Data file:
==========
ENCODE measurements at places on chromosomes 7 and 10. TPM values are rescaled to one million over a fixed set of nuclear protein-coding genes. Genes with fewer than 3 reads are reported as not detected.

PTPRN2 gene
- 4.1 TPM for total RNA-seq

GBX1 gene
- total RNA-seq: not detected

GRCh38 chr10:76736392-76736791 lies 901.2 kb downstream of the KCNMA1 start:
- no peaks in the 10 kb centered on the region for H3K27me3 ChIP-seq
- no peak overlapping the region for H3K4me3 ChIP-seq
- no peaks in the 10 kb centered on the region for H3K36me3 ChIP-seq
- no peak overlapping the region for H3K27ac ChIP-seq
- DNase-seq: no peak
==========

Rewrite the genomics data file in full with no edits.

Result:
ENCODE measurements at places on chromosomes 7 and 10. TPM values are rescaled to one million over a fixed set of nuclear protein-coding genes. Genes with fewer than 3 reads are reported as not detected.

PTPRN2 gene
- 4.1 TPM for total RNA-seq

GBX1 gene
- total RNA-seq: not detected

GRCh38 chr10:76736392-76736791 lies 901.2 kb downstream of the KCNMA1 start:
- no peaks in the 10 kb centered on the region for H3K27me3 ChIP-seq
- no peak overlapping the region for H3K4me3 ChIP-seq
- no peaks in the 10 kb centered on the region for H3K36me3 ChIP-seq
- no peak overlapping the region for H3K27ac ChIP-seq
- DNase-seq: no peak